He knew it was bad enough for those who flunked out of the Culling School. But surely the fates of those who failed to gain entry were bound to be worse. He had heard rumors about where they went, but the only thing he knew for certain was that all of them disappeared and were never seen again, not by anyone. No doubt this was due to some decision the Congress had made, so who was he to ask questions? His first job was to follow the rules. His second was to devote all his questions and creative thinking to solving problems related to the business of engineering robots.
* * *
“Well, he’d better,” Meg cried, knocking Louis out of his reverie. “Because that’s the only future there is.”
“Better what?” Louis said, both bothered and scared by the quaver he heard in Meg’s voice.
“I know what you’re thinking,” she said.
“What am I thinking?”
“That Raymond might not qualify for Culling School. And if he does, then he won’t make it through the program. What happens then? He won’t be an engineer, and nobody does anything else. At least nobody we know. Everyone — everyone — is an engineer or is married to one. What really happens to those who don’t make the cut? I don’t ever want to think or talk about that again. Not in this house. Nowhere. Never.”
It was true. The only people he knew were engineers, except for the managers and some members of the political class, but even they had been engineers once.
“Let’s not worry about that,” he said. “We have a future to plan. We have a son who leaves for college in less than three months and a daughter who’s out of school, has a great job and tells us she’s doing fine.”
Meg started to cry.
“Do you really think retirement’s going to be all they say it is? I mean, when people retire they just go away. They say they’re retired, but what is that?”
“You worry too much,” he said. “All the managers say retirement’s great. Even Frank and Henry, the robots who supervise my floor, say retirement’s the cat’s pyjamas. I have no idea what that means, but I will tomorrow after I meet with Human Resources. They’ll give us all the information we need.”
“But you hear things,” she said. “Julian’s wife, Cherie, says that the compound with the lights has a strange smell some nights and that she’s seen smoke coming from the old-fashioned chimneys. Since when did anyone burn anything around here? It’s against the law.”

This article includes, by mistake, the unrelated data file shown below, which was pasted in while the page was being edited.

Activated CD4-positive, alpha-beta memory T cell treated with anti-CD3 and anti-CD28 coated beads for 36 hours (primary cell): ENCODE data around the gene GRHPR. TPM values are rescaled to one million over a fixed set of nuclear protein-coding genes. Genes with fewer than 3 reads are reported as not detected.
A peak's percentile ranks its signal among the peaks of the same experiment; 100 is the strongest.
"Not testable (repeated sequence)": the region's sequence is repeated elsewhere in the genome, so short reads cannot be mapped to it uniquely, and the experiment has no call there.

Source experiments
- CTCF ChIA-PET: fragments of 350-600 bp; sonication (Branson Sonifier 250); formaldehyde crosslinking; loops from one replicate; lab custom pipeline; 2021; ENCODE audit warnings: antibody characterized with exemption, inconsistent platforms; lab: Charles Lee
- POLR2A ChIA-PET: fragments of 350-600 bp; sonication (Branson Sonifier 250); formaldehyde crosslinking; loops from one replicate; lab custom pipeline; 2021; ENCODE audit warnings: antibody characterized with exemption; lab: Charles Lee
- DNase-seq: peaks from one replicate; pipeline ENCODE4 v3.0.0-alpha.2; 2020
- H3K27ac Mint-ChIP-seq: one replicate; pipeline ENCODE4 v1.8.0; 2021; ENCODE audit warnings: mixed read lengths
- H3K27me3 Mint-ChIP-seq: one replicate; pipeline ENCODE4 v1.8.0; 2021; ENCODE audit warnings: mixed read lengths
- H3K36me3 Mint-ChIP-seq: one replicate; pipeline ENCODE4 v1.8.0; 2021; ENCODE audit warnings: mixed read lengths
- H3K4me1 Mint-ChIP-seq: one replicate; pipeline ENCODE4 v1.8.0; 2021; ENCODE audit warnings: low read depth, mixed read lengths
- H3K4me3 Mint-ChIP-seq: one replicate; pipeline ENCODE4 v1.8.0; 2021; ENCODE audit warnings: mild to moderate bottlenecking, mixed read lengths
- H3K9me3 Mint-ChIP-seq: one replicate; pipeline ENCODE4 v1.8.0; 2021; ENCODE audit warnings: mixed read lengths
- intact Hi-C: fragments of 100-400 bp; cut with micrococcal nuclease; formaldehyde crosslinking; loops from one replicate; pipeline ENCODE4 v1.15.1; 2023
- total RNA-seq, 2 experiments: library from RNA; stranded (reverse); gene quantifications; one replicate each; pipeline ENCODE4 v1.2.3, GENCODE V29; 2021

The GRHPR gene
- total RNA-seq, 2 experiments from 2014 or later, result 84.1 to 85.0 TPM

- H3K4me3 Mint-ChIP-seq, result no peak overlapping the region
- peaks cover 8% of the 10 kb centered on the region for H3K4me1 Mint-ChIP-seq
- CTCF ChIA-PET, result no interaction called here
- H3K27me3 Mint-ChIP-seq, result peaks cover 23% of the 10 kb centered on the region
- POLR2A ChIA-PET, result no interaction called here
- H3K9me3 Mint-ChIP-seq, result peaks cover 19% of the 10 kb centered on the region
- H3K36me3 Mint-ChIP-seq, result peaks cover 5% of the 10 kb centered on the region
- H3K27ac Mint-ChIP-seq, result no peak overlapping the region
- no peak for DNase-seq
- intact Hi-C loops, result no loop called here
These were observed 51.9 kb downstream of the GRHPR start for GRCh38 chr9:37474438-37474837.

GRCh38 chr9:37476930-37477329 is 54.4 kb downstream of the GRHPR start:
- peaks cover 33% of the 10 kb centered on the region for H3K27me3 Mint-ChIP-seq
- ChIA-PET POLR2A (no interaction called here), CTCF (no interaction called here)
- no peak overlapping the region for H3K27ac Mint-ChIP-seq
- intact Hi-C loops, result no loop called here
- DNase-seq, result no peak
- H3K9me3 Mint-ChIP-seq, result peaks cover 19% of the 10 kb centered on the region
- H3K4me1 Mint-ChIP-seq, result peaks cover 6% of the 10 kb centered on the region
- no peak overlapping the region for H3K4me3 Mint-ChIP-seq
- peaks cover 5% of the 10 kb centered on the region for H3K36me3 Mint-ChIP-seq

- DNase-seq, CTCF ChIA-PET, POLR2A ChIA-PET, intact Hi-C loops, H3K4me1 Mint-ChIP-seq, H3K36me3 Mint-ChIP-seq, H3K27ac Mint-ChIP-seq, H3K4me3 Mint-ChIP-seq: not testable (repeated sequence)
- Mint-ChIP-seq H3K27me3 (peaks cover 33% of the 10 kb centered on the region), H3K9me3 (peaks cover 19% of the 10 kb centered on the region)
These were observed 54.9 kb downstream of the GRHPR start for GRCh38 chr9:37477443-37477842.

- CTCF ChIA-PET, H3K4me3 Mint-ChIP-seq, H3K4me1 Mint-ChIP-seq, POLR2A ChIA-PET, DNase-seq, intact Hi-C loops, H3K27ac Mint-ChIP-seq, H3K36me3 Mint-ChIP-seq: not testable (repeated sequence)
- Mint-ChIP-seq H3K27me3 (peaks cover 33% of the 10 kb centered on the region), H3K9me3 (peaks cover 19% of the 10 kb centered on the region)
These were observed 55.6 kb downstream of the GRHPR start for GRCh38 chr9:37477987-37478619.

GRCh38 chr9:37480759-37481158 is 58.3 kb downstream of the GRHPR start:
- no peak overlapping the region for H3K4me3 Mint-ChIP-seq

“I know, I know,” he said, “and you know that Cherie has her own problems. I wouldn’t put much stock in what she says. It’s not what you think. Our leaders would never do anything like that. I mean, what would be the point?”
“Where does all the meat powder come from?” she asked. “What kinds of animals could they possibly use? Real farm animals? Non-toxic ones, if they can find any.”
“The meat powder’s synthetic,” Louis said. “Everybody knows that. Anyway, there’s nothing in the readings we studied at school that says otherwise. If I can’t believe what the Culling School teaches, then who can I believe?” He paused, met her eyes with his and added, more quizzically than critically, “Where else are you getting this nonsense? And where did you learn about farm animals? Who told you that foolishness?” He stepped forward and tried to give her a hug.
“Okay,” said Meg, pressing her hands against his chest, keeping him arms’ length away. But he took her wrists in his hands and pulled her arms around his waist. She stepped into him, more to catch her balance than to concede anything she’d said. Still, she now pressed against him and, looking up at his face, she turned her head to rest her cheek on his chest.
“Just forget it. Everything’s going to change anyway,” she added. “You’re — we’re — retiring. Our only job now is to enjoy life.”
Lucille lowered her head and made her way slowly out of the kitchen, leaving the stove to cook supper by itself. Neither Louis nor Meg noticed she was gone until the room filled with the smell of burning vegetables. Louis slapped his hand on the kitchen counter.
“What’s wrong with her?” he said. “She knows better than that. Just because she’s less evolved than the others isn’t an excuse to act like a fool.”
“Mom, what’s burning in there?” shouted Raymond from the living room. “And what’s wrong with Lucille? She just ran into the wall.”
“Never mind Lucille,” Meg shouted back. “It’s your father’s birthday. And he’s — we’re — finally retiring. Forget the vegetables. Come celebrate with cake.”
Raymond walked downcast into the room, spotted the cake on the kitchen table, fingered the icing and then stuck it into his mouth.
“Who made this?” he said. “Did you order out?”
“The oven made it,” said Meg. “With help from Lucille.”
“Lucille’s gone,” said Raymond, looking out the kitchen window and watching her waddle down the sidewalk.
“No matter,” said Meg. “Your father’s retiring, you leave for Culling School in three months, and Lucille is obsolete. She’ll be recycled. I’m sure a transport will spot her soon and take her to the rendering plant.”
“Just like that?” said Raymond. “She’s been with us since I was a baby. And she’s got all these memories. You should hear the stuff she was telling me about the Culling School, retirement, where robots come from. And where I came from, too.”
“You shouldn’t listen to Lucille,” said Louis. “She’s unevolved and still carries around all sorts of garbage in her memory that’s garbled and doesn’t make sense. On top of that, she has no feelings, so whether she’s recycled or not, it’s all the same to her.”
“Okay,” said Meg in a stern voice. “Enough sentimental stuff. Let us eat cake.”
* * *
Copyright © 2018 by Craig Donegan